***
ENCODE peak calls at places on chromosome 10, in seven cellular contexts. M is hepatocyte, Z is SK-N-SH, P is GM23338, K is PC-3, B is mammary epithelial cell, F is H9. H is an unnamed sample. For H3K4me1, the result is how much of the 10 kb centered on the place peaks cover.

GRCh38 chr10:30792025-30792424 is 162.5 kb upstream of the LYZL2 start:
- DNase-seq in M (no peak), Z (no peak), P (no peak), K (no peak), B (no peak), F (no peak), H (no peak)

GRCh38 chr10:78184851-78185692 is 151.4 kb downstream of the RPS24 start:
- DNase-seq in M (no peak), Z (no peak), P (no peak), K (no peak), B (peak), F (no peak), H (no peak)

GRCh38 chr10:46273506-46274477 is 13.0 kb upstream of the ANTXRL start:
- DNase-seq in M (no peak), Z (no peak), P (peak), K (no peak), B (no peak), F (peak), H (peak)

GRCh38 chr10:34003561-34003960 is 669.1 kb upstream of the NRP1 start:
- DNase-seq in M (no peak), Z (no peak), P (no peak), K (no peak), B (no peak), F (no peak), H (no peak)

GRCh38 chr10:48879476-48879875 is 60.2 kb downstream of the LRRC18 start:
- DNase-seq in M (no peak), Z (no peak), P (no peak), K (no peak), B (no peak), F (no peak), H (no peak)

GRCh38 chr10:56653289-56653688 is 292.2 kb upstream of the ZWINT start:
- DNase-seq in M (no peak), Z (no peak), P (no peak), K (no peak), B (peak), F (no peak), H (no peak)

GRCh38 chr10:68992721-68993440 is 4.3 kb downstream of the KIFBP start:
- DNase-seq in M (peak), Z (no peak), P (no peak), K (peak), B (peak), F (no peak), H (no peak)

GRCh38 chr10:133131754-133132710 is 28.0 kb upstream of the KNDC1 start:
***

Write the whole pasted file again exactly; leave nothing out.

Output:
ENCODE peak calls at places on chromosome 10, in seven cellular contexts. M is hepatocyte, Z is SK-N-SH, P is GM23338, K is PC-3, B is mammary epithelial cell, F is H9. H is an unnamed sample. For H3K4me1, the result is how much of the 10 kb centered on the place peaks cover.

GRCh38 chr10:30792025-30792424 is 162.5 kb upstream of the LYZL2 start:
- DNase-seq in M (no peak), Z (no peak), P (no peak), K (no peak), B (no peak), F (no peak), H (no peak)

GRCh38 chr10:78184851-78185692 is 151.4 kb downstream of the RPS24 start:
- DNase-seq in M (no peak), Z (no peak), P (no peak), K (no peak), B (peak), F (no peak), H (no peak)

GRCh38 chr10:46273506-46274477 is 13.0 kb upstream of the ANTXRL start:
- DNase-seq in M (no peak), Z (no peak), P (peak), K (no peak), B (no peak), F (peak), H (peak)

GRCh38 chr10:34003561-34003960 is 669.1 kb upstream of the NRP1 start:
- DNase-seq in M (no peak), Z (no peak), P (no peak), K (no peak), B (no peak), F (no peak), H (no peak)

GRCh38 chr10:48879476-48879875 is 60.2 kb downstream of the LRRC18 start:
- DNase-seq in M (no peak), Z (no peak), P (no peak), K (no peak), B (no peak), F (no peak), H (no peak)

GRCh38 chr10:56653289-56653688 is 292.2 kb upstream of the ZWINT start:
- DNase-seq in M (no peak), Z (no peak), P (no peak), K (no peak), B (peak), F (no peak), H (no peak)

GRCh38 chr10:68992721-68993440 is 4.3 kb downstream of the KIFBP start:
- DNase-seq in M (peak), Z (no peak), P (no peak), K (peak), B (peak), F (no peak), H (no peak)

GRCh38 chr10:133131754-133132710 is 28.0 kb upstream of the KNDC1 start: